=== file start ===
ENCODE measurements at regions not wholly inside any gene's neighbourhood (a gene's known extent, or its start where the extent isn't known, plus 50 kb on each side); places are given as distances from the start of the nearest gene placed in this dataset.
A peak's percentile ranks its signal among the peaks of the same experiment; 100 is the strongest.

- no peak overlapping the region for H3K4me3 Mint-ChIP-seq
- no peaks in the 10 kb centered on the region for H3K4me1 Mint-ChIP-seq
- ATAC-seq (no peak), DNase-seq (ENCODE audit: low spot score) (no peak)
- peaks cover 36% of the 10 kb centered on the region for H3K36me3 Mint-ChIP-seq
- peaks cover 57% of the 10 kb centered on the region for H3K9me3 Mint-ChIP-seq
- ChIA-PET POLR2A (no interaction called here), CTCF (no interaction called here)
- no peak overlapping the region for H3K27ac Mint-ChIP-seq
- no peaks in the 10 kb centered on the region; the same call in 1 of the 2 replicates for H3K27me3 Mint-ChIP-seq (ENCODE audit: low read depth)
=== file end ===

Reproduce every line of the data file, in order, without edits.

ENCODE measurements at regions not wholly inside any gene's neighbourhood (a gene's known extent, or its start where the extent isn't known, plus 50 kb on each side); places are given as distances from the start of the nearest gene placed in this dataset.
A peak's percentile ranks its signal among the peaks of the same experiment; 100 is the strongest.

- no peak overlapping the region for H3K4me3 Mint-ChIP-seq
- no peaks in the 10 kb centered on the region for H3K4me1 Mint-ChIP-seq
- ATAC-seq (no peak), DNase-seq (ENCODE audit: low spot score) (no peak)
- peaks cover 36% of the 10 kb centered on the region for H3K36me3 Mint-ChIP-seq
- peaks cover 57% of the 10 kb centered on the region for H3K9me3 Mint-ChIP-seq
- ChIA-PET POLR2A (no interaction called here), CTCF (no interaction called here)
- no peak overlapping the region for H3K27ac Mint-ChIP-seq
- no peaks in the 10 kb centered on the region; the same call in 1 of the 2 replicates for H3K27me3 Mint-ChIP-seq (ENCODE audit: low read depth)